Patrick Doyle’s soundtrack is stirring. Sometimes its high quality only emphasizes what the film lacks. In the end, Thor’s numerous distractions prevent it from either remaining lighthearted or developing its mythological elements. Weighed down by special effects, action, and dumb lines, Thor is an original idea that seems determined to be a mediocre film.

You are hot therefore I love you.

Thursday, July 7, 2011

Jane Eyre: A Rare, Unearthly Thing

Cary Fukunaga has directed an ethereal version of Charlotte Brontë’s oft-adapted novel Jane Eyre. The film’s muted visuals convey the gothic story’s mystery while hinting at its internal passions.

Our heroine is Jane Eyre (Amelia Clarkson), whose childhood involves characters who resemble the grim child abusers of a Charles Dickens novel. The plot’s pace quickens once Jane reaches young adulthood (then played by Mia Wasikowska) and moves to Thornfield Manor, a forbidding castle surrounded by equally impressive grounds. There she encounters housekeeper Mrs. Fairfax (Judi Dench) and begins tutoring the lord’s French ward Adele (Romy Settbon Moore). Mrs. Fairfax tells Jane that Lord Edward Rochester (Michael Fassbender) has moods that are as unpredictable as his travels. Jane feels drawn to Rochester, even though she feels that the more she learns about him, the less she knows.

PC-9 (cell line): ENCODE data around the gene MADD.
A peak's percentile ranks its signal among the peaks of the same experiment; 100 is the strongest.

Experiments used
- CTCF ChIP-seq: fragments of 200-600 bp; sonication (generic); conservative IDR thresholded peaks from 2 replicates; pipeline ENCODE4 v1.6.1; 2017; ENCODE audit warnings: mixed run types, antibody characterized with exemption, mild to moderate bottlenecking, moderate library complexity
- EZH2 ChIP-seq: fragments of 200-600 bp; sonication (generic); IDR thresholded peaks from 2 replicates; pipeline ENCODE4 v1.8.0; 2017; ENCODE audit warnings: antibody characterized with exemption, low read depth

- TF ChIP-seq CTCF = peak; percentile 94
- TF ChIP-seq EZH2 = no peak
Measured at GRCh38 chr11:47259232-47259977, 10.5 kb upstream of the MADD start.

Here Jane’s renowned “plainness” comes from her soft features and downtrodden position. Wasikowska’s youth contributes to the character’s believable confusion and sexual curiosity. Most importantly, she conveys Jane’s stoicism, wisdom, and imagination. Fassbender’s Rochester is slightly frightening but magnetic, amusing, and acutely observant. He tells Jane that she is no more “naturally austere, any more than [he is] naturally vicious.” She is as sharp as he is, and correctly describes him as “the most phantom-like of all” her “unreal” experiences at Thornfield. Fukanaga brings out the novel’s poetic language, making mere exchanges of words more intense and erotic than many lovemaking scenes.

Inspired by Northern English folk music and gypsy fiddling, Daro Marianelli’s sweetly passionate score is haunting. Yet the film’s painterly aesthetic, from a stormy sunset to the resonant final image, is the movie’s most prominent aspect. While Fukunaga’s attention to historical detail lends a realistic rawness, the movie’s exquisite colors convey a fairy-tale-like quality, accentuating Rochester and Jane’s allusions to magic.

Thornfield is alternately beautiful and menacing. A naturally-lit nude painting evokes a sense both ominous and sensual, much like Jane’s attraction to Rochester. An individual who feels trapped is silhouetted against a window showcasing other worlds. Jane and Rochester are filmed outside in a way that makes them appear to be spirits of nature.

Wasikowska sometimes underplays the deceptively tame Jane, and Fassbender is occasionally too dramatic. On the surface, this is a straightforward if suspenseful adaptation of Brontë’s classic melodrama. But beneath is a rapturous, even transcendent tale.